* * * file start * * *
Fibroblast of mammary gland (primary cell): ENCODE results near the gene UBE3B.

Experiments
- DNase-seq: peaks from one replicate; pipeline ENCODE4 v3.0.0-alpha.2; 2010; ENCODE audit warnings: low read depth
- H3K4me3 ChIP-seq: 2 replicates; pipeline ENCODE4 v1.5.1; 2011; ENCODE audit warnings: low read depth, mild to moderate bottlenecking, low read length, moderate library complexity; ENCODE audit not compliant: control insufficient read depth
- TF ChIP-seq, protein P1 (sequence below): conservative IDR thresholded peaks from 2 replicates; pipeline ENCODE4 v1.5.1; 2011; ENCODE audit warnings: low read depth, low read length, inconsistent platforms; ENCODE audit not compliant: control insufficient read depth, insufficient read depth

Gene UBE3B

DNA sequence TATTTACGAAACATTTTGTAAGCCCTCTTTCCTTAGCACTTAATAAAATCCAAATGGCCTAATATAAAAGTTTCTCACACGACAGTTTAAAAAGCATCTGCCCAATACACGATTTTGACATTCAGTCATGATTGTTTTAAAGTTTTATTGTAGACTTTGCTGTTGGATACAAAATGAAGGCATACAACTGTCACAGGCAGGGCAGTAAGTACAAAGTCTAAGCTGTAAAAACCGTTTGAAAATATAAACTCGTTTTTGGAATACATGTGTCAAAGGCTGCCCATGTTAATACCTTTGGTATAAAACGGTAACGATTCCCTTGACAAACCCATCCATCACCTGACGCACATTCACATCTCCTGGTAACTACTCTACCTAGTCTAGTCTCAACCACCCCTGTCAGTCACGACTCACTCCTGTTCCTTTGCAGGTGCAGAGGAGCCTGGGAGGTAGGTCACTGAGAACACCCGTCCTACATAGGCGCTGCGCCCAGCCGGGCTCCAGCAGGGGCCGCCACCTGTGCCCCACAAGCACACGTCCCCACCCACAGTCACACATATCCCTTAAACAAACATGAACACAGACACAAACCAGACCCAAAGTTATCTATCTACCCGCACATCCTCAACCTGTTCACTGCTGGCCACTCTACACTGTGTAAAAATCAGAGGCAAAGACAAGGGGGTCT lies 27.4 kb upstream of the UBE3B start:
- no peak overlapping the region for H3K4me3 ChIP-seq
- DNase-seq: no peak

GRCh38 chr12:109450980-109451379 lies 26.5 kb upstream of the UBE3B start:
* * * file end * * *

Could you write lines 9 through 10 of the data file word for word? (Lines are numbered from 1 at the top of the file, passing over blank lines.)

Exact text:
- DNase-seq: no peak

GRCh38 chr12:109450980-109451379 lies 26.5 kb upstream of the UBE3B start: